Jammeh Vs. Buhari: the Irony & position of Odidi, Ubi, Okoi int’l political pundits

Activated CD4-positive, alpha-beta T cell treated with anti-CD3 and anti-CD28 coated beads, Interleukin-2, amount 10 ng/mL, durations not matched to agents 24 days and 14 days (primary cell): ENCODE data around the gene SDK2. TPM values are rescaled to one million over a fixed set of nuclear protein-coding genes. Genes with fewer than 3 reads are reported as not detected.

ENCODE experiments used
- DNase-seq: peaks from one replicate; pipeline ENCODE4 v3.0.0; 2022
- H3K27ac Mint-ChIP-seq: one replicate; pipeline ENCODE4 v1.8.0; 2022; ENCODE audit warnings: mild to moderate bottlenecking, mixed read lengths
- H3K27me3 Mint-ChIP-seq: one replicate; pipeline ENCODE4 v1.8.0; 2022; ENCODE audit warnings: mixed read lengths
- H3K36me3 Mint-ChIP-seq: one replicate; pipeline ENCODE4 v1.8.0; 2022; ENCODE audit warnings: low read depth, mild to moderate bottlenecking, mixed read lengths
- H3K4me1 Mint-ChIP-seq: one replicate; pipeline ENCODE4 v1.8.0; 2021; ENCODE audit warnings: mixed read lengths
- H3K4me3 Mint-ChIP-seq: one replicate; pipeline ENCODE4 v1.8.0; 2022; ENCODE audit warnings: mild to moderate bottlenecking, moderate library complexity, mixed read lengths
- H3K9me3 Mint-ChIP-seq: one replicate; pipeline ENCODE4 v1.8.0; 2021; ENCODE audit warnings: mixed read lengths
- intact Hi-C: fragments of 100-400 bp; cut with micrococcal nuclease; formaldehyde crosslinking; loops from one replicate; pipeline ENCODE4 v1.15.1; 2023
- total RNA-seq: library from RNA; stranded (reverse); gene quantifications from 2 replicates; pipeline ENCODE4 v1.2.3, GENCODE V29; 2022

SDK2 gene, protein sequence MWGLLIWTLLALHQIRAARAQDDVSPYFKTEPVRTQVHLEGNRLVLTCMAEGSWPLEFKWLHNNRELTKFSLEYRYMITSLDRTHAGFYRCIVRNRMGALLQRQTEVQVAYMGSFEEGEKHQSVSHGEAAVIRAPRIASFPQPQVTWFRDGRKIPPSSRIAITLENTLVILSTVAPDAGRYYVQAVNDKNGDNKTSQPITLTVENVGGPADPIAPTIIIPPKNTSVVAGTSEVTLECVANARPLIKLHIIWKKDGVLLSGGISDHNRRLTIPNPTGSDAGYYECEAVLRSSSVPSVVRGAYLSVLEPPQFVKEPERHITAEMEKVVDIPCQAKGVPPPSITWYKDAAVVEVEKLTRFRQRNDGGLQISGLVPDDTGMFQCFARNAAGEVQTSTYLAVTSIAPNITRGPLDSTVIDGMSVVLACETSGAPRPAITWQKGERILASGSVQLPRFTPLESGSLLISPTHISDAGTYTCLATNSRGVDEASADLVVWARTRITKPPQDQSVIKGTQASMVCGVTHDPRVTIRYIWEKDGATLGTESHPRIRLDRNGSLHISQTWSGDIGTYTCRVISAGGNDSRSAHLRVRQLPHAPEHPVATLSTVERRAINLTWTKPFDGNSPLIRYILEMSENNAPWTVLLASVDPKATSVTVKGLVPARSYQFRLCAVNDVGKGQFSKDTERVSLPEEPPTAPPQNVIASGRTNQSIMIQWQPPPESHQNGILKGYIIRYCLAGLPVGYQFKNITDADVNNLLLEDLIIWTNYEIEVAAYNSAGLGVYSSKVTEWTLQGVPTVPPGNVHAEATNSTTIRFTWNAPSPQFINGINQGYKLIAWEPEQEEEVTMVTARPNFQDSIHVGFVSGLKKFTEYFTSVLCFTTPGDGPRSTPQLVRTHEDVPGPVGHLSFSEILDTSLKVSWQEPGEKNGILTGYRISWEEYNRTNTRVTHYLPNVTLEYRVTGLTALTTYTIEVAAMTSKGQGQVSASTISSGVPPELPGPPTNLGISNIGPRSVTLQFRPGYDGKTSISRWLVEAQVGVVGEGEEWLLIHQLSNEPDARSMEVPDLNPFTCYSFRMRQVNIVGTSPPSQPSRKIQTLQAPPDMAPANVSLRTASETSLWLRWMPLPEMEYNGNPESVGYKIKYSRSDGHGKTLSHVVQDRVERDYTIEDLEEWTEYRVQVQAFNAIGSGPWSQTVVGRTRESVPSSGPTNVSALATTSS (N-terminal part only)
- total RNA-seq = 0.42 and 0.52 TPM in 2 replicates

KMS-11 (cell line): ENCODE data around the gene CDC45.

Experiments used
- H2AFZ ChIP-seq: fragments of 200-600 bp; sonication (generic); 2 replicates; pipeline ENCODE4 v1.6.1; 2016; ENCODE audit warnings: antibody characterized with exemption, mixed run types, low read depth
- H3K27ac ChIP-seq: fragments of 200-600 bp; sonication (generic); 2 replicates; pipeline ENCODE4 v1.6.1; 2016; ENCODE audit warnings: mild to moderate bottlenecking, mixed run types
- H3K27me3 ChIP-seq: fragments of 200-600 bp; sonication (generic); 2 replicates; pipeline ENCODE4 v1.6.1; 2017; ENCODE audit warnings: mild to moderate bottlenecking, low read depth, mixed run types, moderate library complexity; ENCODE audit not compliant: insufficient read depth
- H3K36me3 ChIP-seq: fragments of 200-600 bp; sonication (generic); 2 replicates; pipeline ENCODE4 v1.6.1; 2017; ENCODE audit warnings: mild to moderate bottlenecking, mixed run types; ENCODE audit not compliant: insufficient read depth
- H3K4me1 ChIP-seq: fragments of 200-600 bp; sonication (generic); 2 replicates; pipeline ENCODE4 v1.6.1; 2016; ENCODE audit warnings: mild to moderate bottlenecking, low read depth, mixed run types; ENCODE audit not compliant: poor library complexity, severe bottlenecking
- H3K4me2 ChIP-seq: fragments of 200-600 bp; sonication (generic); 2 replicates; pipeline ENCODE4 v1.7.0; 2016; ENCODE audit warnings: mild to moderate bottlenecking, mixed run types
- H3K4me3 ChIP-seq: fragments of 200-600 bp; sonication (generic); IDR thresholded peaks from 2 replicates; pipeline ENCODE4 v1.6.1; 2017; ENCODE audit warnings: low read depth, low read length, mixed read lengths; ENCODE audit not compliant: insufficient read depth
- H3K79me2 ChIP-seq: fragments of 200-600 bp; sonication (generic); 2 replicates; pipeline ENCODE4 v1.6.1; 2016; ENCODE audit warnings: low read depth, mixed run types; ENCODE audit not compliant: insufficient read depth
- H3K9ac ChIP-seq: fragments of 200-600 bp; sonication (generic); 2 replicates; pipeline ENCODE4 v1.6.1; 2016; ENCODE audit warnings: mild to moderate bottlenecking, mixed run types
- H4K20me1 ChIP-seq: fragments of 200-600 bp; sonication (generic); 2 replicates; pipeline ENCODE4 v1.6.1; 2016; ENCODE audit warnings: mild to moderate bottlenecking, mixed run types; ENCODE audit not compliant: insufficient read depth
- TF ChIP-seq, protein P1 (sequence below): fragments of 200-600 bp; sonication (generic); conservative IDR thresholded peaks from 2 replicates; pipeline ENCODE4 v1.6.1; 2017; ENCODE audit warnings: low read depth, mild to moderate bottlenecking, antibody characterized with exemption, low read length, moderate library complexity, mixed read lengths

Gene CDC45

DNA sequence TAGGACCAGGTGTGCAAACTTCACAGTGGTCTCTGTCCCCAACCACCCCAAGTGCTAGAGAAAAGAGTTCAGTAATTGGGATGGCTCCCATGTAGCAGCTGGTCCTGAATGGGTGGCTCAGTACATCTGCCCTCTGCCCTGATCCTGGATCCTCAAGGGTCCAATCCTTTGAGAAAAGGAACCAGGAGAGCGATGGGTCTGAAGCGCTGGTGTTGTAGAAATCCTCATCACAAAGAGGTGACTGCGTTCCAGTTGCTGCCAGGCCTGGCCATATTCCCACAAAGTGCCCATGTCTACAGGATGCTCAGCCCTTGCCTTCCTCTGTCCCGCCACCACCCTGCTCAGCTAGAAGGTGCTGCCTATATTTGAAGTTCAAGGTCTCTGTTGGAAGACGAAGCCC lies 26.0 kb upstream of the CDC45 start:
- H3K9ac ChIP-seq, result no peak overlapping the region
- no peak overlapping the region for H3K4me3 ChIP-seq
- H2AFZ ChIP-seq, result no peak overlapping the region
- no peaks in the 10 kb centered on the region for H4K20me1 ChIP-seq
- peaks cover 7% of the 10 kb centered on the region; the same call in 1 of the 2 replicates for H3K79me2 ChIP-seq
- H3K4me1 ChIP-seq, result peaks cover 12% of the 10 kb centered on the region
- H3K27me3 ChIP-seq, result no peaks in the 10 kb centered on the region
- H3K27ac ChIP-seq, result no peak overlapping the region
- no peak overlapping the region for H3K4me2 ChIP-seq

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Efio-Ita Nyok|21 January 2017 *In 1982 General Buhari rejected a democratically elected government. *In 1983 General Buhari with guns and armored tanks overthrew a civilian government elected by a number of people 10 times the population of Gambia. *In 2003 – General Buhari rejected the election results and insulted the highest electoral body INEC for not announcing the result in his favour. *In 2005 – General Buhari rejected the judgment of the Election Tribunal which decided he lost the 2003 election woefully. *In 2007 – General Buhari contested and woefully lost election. He rejected the results again. *In 2008 – General Buhari rejected the judgement of the Election Tribunal and mocked the Justices of being corrupt. *In 2011 – General Buhari contested and disgracefully lost the election for the 3rd time, and yet for the 3rd time he rejected the election results and accused INEC of being corrupt. *In 2015 – INEC announced General Buhari the winner in the Presidential election… Surprisingly, General Buhari rather than reject the election results, he accepted the election results and praised INEC for being transparent. *In 2016 – Alhaji Yahyah Jammeh contested and lost election, like General Buhari, on 9th of December 2016 he rejected the results. Few days later, President Buhari saw an opportunity to travel and he flew to Gambia to preach democracy to President Jammeh and appealed to him to step down. Buhari in an attempt to be like Goodluck Jonathan (the Father and God of African Democracy) sent the Nigerian military to Gambia to enforce democracy. Some international political pundits of Cross River origin have aired their minds.  For instance, Atlanta-based political scientist, Princewill Odidi contends that, 'On Gambia, I support the actions of ECOWAS, the African Union and the United Nations calling on President Jammeh of Gambia to peacefully hand over to President elect  Barrow or according to Ecowas be removed with the use of force… 'The question today is not whether President Buhari has the moral authority to intervene in Gambia, rather the question should be does Nigeria as the leader of Ecowas and the largest military and economy in Africa have the moral and political obligation to intervene when a people within the sub region are repressed, fundamental rights including right to elect their representatives is grossly abused and highjacked by a Cabal? The answer is yes. Buhari is not the one intervening it is the Nigerian State and leader of Ecowas that is intervening.' New York-based International Relations expert, Peter Offem Ubi did raise about 6 posers thus: The debates read thus far on Gambia, and the answers in the Pros/Cons of a possible ECOWAS intervention prompted me to ask students of International relations and Diplomacy the following questions: '1.  At what point does one state action in the community of states becomes a threat to the regional peace and stability of member states to require a collective response? (Keep in mind that Jammeh is the state today given his actions to suspend the constitution by his declaration of State Emergency) '2. Where do we draw the limits of State sovereignty? And what should require us to intervene in the internal affairs of a sovereign state within the community of nation? '3. Have we consider the agreements signed amongst the member states within the region for purposes of peace and security and what may bridge that agreement to require collective intervention? '4. Could the changing environment in democratic governance be at play with respect to the situation in Gambia today? '5. What are the opportunities lost because of the late intervention in Liberia that could have led to the decisions to intervene early in Gambia by ECOWAS? '6. Does  non-peace, insecurity, and instabilities of Gambia pose a collective threat to regional peace and stability?' For the Canadian-based academic Obasesam Okoi, 'I do not endorse authoritarianism. But I would like to state that military intervention in Gambia is a violation of state sovereignty. According to the norm of sovereignty and international responsibility, no nation, or group of nations,  have the right to intervene in the domestic Affairs of another sovereign Nation unless there's reasonable evidence that the regime in that country has systematically and persistently violated the rights of its citizens, through genocide, ethnic cleansing, or other forms of atrocities. The prevailing situation in Gambia is evident that African leaders are acting under the tutelage of imperial powers.' Efio-Ita Nyok
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